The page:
By extension, Howie’s theory that radio ads should stay on radio and podcasts should develop their own format does stand up to scrutiny. The only example my Chablis-soaked brain could give him on the night was the old Russell Brand podcast from a decade ago.
The controversial comic was one of the first celebrities – alongside faithful co-presenter Matt Morgan- to successfully segue into podcasting. In 2015 he took his show to AudioBoom and – for the first time – advertising from brands like Audible and Visit Las Vegas funded the show.
In a bold move, the advertising messages were read live by Morgan. Inevitably, given it was Russell Brand and the whole point of his show was to riff off anything into dodgy, occasionally super-dodgy territory, he took the opportunity to mercilessly piss-take almost every single sponsor that attempted to promote itself on his podcast. As the series wore on it became clear that many of the brands were clearly uncomfortable with this skewering.
Much to the hilarity of Brand, Morgan was charged with keeping the irascible host from going off script during the advertising announcements, thus ensuring Brand took the piss even more. And rendering the advertising in the show ever more hilarious.
Despite the apparent discomfort of some of the advertisers, there was something astonishing about the way Brand dissected, redirected and inverted each ad. If you were an untrained, unthinking marketing director, his approach would have been cause for enormous concern. Most dumb marketers seek consistency – control at the expense of any proper impact on the market.
Rather than trying to better this 80-year-old [TV] model, Netflix needs to ignore it.
But if you properly understood marketing, there was a lot to like about Brand’s approach. For starters, what was meant to be a one-minute announcement often turned into a five-minute profanity-laden adventure. And while it was dangerous territory, each brand was granted a massive salience multiplier, as Morgan gamely tried to get through each advertising message while Brand bombarded him with innuendo and argument, around and underneath each message.
Ironically, given Brand’s anticommercial agenda, his ambushes dragged the ads from the periphery of the show into its molten red center. Promotional nirvana, in other words.
And it proves Howie’s point. Because those insanely electric advertising takedowns would have been unlikely in the more stilted, controlled environment of radio. It suggests that, while marketers should aim for cross-channel campaign synergy, they should do so with distinctly created assets that are natively designed for each specific medium.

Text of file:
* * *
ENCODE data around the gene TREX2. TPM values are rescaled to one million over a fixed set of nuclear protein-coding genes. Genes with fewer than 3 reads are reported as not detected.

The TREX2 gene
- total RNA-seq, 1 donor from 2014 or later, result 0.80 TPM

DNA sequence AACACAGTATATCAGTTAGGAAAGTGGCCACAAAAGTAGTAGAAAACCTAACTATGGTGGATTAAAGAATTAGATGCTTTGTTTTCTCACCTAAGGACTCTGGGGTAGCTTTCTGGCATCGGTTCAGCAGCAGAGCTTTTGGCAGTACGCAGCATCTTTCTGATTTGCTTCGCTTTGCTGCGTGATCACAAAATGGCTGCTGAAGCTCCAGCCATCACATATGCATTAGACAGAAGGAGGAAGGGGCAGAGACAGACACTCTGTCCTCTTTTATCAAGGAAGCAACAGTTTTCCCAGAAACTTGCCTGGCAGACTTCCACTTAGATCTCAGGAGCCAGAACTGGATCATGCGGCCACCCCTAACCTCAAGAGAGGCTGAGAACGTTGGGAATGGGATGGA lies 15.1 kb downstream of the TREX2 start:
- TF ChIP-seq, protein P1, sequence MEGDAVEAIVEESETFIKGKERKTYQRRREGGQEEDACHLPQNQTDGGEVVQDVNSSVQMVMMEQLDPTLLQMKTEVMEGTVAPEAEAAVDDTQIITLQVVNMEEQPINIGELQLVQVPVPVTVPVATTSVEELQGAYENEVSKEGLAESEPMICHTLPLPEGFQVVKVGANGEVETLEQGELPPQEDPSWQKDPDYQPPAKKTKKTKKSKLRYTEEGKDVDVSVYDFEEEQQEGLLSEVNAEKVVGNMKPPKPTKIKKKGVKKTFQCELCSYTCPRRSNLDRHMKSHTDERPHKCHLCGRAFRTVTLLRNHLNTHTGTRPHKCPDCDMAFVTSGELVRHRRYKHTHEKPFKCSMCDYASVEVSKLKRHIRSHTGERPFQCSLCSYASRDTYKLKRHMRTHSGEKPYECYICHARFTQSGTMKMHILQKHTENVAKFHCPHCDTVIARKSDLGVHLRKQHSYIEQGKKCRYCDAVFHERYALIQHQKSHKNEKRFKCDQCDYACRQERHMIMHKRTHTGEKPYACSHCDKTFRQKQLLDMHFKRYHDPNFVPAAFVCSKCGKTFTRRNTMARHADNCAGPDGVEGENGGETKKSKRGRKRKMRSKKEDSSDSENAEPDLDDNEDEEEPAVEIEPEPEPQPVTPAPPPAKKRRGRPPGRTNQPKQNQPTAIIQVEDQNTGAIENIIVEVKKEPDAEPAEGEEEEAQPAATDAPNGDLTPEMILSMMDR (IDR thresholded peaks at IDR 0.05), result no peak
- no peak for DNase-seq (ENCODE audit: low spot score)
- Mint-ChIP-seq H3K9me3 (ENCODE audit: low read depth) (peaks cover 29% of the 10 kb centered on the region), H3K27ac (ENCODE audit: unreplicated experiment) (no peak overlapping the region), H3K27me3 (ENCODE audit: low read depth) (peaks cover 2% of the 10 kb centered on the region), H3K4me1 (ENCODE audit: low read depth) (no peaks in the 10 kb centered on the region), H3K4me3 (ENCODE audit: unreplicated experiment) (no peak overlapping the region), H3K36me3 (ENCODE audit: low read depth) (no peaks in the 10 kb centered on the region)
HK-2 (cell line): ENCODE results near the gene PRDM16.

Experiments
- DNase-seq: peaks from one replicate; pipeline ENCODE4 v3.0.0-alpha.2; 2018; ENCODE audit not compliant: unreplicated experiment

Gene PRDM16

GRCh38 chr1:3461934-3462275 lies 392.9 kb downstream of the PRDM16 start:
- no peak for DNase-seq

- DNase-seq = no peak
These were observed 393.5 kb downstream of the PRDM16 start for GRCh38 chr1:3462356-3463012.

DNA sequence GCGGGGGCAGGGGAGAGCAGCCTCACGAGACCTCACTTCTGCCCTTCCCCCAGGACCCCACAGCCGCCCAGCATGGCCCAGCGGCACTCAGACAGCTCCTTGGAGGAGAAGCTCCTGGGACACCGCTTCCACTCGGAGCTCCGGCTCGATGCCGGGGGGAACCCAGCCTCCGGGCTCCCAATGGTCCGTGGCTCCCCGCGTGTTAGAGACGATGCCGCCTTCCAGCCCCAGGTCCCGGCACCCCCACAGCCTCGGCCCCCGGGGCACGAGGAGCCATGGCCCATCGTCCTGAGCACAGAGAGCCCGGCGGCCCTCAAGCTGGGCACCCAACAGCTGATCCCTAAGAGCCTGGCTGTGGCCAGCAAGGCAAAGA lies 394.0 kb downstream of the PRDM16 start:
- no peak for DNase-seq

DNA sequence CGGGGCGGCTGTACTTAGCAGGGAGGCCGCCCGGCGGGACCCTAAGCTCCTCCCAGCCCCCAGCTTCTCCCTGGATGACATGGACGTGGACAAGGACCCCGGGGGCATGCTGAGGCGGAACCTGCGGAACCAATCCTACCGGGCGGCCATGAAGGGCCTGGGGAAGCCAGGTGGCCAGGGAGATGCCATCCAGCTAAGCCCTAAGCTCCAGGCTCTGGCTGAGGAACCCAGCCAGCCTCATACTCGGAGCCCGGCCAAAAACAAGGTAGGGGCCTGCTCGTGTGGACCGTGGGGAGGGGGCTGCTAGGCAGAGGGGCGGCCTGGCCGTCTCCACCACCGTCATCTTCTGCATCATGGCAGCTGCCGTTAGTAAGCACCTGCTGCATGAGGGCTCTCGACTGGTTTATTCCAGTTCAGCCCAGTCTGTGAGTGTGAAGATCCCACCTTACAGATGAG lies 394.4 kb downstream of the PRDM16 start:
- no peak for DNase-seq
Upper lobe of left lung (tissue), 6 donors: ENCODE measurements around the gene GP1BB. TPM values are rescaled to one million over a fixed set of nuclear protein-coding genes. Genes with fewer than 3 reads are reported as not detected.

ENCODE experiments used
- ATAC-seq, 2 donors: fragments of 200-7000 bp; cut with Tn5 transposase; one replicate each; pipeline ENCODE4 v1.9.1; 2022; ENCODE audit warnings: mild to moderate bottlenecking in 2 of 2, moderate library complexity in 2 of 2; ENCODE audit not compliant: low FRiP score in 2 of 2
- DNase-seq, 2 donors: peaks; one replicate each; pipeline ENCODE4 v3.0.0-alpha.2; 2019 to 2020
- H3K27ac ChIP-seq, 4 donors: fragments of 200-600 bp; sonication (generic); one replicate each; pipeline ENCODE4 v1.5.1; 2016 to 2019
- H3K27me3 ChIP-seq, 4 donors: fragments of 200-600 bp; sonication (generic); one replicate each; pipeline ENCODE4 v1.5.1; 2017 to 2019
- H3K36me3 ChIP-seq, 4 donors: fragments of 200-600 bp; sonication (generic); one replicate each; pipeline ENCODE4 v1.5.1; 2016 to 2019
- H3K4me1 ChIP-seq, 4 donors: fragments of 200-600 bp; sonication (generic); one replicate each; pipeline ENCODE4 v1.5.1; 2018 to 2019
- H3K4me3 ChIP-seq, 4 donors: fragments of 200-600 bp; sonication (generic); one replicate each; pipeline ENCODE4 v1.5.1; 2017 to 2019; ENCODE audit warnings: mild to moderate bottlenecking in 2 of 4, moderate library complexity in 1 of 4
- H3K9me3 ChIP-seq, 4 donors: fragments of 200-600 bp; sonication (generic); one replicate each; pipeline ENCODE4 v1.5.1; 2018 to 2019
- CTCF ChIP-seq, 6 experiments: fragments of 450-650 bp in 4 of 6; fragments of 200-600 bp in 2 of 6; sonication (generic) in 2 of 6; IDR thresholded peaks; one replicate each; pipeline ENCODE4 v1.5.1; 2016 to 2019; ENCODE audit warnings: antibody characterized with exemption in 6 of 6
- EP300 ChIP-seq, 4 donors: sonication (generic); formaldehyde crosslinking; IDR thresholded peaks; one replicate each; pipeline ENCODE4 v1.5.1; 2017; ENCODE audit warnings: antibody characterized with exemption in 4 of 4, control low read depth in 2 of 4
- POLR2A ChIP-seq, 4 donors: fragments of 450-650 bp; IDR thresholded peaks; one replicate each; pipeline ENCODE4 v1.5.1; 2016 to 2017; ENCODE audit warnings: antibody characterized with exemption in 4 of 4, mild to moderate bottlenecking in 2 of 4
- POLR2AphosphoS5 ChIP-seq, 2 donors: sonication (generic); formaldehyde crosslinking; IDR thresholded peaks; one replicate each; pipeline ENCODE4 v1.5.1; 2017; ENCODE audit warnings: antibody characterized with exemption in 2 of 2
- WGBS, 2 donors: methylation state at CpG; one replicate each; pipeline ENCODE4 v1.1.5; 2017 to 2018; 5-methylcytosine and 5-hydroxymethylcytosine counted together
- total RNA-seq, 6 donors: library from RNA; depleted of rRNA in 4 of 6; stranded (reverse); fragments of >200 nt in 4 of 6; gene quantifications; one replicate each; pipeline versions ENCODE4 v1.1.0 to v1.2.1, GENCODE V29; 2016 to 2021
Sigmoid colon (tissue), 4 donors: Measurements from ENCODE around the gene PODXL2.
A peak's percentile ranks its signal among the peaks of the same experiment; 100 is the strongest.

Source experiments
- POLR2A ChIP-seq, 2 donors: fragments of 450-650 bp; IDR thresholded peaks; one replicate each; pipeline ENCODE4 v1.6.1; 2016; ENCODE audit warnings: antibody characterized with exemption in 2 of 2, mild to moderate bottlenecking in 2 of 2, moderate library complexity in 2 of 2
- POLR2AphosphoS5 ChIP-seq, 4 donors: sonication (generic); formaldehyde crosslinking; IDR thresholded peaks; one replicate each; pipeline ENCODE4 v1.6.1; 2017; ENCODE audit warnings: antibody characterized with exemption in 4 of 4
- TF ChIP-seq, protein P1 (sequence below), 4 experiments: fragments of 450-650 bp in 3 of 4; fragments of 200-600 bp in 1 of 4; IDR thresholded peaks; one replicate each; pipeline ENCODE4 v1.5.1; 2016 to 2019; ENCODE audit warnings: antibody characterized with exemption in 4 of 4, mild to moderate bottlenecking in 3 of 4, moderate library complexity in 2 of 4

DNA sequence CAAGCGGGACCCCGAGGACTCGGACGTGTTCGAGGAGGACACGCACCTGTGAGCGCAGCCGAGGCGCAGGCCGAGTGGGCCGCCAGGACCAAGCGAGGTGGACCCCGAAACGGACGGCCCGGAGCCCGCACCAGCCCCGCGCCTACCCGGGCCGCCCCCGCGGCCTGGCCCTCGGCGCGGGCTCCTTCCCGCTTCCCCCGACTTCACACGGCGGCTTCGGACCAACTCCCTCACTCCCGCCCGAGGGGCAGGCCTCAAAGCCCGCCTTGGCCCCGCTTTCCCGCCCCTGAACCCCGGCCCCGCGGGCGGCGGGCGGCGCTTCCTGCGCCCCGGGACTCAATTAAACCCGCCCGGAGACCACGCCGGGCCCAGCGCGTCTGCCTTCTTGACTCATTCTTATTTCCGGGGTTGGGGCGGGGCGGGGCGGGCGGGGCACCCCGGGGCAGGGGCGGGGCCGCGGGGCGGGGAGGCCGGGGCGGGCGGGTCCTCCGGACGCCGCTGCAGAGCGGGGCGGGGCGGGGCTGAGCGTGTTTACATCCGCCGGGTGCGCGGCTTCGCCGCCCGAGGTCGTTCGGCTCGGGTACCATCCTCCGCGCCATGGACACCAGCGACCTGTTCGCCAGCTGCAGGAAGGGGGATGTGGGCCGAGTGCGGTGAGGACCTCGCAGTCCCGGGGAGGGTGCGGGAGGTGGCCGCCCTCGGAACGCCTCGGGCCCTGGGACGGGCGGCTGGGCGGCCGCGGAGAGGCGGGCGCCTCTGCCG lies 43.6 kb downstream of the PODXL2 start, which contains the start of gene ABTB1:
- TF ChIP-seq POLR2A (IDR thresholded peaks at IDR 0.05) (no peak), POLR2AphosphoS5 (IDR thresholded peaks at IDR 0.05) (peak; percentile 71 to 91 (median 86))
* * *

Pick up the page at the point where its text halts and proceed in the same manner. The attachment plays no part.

Streaming is not TV
And that takes us to Netflix, and the biggest moment in advertising next year. As you almost certainly already know, the streaming giant is poised to split itself into two tiers in early 2023 – a premium-priced service much like the one it currently runs, and a lower-priced, ad-supported tier. And Netflix will certainly not be the last streaming company to take this route, as other giants like Disney+ turn their attention from customer recruitment to profits.
The big question was never whether Netflix would advertise, but what kind of advertising model it would implement. CEO Reed Hastings has spoken frequently of a “better-than-linear-TV advertisement model that is more seamless and relevant for consumers, and more effective for advertising partners”. But, with respect, I think that statement is wrong headed.
It’s not about being “better” than linear TV. It’s about being different. About recognising that linear TV’s ad model was built in the 1950s for a different kind of consumer, using a different kind of technology, in very different settings and for very different brands. Rather than trying to better this 80-year-old model, Netflix needs to ignore it. The company should step back and invent a native form of advertising that only it could operate and monetise.
Perhaps it’s a single brand sponsor across the platform every day. Or every week. Maybe it means multiple skippable messages before the show begins. Or a mid-programme break with a single 90-second targeted ad that allows viewers to do something useful like grab a drink. I’m making all of this up, of course. I have no specific idea what Netflix should do. Other than something that cinema, TV and YouTube wouldn’t. Maybe Howie can give them some advice.
You can expect more wit and wisdom from Mark Ritson at Marketing Week’s Festival of Marketing on 6 October. This year’s event theme is growing brands, businesses and careers. For more information and to buy your ticket visit the Festival website.